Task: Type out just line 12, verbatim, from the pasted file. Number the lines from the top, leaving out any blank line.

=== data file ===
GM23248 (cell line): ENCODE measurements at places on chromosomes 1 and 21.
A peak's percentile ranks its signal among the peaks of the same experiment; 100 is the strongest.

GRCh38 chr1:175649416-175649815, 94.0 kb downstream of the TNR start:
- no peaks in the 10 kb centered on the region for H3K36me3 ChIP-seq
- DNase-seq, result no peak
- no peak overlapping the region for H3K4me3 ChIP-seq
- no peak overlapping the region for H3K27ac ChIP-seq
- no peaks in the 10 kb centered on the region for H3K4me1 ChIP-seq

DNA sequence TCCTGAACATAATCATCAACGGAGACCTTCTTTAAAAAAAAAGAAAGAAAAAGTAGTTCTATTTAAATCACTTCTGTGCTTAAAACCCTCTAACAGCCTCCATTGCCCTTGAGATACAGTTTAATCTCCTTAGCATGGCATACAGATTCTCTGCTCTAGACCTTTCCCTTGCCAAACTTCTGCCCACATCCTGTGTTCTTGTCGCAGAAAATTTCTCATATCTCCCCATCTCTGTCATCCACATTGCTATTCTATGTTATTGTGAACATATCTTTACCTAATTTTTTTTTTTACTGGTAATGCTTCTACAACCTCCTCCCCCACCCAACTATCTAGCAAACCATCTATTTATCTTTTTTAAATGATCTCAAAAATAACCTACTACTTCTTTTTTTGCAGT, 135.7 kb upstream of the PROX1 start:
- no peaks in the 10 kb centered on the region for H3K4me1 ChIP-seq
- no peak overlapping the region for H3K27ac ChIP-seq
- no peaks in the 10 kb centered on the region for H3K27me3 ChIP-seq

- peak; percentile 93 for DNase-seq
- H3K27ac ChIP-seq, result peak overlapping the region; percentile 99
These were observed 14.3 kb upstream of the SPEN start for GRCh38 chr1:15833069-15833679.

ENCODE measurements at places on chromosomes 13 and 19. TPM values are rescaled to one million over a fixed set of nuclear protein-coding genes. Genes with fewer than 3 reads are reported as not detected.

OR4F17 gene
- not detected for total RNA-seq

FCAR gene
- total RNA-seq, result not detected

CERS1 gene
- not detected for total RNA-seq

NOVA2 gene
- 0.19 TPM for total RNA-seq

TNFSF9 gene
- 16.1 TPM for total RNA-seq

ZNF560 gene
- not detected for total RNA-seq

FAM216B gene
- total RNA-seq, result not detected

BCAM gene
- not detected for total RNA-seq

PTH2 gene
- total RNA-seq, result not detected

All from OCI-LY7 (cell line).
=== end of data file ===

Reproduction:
- no peaks in the 10 kb centered on the region for H3K27me3 ChIP-seq